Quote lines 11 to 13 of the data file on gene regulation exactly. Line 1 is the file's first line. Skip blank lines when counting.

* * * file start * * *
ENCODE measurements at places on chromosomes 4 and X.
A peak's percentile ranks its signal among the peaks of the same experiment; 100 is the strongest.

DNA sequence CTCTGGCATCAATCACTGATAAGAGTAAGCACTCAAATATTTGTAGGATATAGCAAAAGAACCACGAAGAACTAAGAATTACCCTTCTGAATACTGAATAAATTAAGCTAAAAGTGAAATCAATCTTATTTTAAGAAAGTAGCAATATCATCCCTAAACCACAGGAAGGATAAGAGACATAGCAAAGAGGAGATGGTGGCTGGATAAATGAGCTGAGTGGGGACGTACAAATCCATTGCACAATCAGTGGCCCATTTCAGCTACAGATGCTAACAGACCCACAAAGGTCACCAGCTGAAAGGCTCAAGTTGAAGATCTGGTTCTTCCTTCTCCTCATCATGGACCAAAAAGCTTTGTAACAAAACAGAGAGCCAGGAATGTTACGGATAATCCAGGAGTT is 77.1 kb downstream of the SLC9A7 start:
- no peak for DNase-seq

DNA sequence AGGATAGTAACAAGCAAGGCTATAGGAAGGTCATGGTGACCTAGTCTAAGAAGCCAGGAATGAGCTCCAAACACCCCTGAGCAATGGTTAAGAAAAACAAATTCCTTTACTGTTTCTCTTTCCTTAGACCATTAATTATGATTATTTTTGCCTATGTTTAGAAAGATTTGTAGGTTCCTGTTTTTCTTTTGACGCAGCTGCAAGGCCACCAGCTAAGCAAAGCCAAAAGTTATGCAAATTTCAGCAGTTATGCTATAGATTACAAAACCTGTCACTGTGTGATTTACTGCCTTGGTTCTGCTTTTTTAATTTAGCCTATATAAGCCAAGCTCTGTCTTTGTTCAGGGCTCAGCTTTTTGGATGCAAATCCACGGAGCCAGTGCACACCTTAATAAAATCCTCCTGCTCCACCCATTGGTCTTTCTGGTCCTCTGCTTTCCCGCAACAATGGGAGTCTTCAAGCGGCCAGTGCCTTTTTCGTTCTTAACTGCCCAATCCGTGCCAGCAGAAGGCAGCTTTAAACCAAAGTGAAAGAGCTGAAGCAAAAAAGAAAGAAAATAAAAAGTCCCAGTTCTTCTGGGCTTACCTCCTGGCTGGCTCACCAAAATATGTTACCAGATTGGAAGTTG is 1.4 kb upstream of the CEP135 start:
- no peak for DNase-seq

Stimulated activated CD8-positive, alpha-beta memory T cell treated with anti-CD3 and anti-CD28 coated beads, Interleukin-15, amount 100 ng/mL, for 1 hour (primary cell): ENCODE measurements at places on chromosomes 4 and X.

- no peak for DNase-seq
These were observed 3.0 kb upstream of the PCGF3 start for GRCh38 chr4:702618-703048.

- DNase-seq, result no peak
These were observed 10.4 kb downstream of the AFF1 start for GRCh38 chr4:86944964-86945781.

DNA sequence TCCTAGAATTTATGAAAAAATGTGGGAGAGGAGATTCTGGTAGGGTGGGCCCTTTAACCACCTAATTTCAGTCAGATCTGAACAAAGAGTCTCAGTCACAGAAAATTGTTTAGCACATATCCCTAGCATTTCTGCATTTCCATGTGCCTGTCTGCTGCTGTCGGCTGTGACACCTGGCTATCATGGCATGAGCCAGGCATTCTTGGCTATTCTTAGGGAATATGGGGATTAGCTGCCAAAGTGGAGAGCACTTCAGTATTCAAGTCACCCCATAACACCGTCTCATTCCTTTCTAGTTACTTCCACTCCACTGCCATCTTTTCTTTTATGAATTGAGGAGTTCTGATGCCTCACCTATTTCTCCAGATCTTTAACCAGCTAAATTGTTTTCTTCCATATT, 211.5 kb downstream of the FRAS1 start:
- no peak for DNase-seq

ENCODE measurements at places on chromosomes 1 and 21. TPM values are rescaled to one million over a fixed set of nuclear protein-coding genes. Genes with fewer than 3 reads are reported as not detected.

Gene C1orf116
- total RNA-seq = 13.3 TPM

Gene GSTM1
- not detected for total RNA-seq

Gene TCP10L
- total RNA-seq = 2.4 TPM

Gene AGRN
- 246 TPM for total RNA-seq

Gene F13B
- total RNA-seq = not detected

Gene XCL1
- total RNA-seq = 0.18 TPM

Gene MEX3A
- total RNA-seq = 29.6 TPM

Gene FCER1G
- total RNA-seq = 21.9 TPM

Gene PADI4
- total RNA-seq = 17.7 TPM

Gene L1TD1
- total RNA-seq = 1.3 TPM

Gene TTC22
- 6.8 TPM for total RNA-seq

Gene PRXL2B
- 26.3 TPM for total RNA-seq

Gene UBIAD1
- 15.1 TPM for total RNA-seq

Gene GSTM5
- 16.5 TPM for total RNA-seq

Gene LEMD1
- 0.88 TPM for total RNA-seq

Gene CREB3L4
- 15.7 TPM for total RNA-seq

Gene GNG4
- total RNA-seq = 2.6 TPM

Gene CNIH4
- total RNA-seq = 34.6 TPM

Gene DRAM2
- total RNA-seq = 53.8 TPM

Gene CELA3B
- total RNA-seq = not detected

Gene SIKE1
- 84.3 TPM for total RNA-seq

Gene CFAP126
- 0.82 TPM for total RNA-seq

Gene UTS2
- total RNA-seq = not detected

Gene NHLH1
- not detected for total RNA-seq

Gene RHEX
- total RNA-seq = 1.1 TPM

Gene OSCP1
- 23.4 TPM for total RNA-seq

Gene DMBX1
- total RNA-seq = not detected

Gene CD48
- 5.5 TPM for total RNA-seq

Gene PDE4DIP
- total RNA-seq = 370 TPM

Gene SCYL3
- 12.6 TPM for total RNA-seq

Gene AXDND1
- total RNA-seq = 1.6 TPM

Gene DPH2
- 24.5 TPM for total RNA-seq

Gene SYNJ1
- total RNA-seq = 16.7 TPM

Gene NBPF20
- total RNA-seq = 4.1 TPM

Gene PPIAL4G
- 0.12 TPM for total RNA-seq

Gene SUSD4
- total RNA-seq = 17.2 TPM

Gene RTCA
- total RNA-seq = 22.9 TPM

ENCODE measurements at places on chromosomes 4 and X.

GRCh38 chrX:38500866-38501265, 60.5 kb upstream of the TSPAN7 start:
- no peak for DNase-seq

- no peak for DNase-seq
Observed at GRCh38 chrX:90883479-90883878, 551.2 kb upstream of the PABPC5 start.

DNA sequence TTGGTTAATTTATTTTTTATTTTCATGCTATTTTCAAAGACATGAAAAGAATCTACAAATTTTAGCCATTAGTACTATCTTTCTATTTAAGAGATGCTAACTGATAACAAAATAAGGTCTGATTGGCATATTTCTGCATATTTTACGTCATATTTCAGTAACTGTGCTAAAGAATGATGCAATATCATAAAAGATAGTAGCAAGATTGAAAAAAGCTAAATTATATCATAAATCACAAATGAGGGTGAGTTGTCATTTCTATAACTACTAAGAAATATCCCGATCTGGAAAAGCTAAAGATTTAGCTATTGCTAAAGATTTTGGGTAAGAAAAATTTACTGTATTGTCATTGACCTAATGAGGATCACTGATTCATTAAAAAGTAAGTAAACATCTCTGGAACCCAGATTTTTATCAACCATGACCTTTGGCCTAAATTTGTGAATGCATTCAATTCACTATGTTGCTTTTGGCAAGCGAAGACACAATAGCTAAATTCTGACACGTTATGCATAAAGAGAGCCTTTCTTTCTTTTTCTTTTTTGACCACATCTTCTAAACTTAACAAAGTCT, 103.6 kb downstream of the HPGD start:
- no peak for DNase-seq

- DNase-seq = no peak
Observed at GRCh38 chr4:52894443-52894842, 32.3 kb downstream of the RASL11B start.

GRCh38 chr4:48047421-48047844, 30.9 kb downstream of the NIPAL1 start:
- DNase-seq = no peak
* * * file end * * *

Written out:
These were observed 10.4 kb downstream of the AFF1 start for GRCh38 chr4:86944964-86945781.

DNA sequence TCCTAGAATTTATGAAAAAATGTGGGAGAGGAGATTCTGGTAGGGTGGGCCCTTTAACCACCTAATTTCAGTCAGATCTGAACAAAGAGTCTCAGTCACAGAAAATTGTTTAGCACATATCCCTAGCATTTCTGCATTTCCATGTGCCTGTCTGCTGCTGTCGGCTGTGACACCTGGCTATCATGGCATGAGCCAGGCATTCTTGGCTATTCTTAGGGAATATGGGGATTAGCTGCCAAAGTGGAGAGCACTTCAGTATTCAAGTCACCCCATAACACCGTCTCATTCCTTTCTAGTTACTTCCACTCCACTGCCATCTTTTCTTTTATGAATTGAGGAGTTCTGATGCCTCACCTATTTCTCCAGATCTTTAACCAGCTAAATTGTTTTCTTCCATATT, 211.5 kb downstream of the FRAS1 start:
- no peak for DNase-seq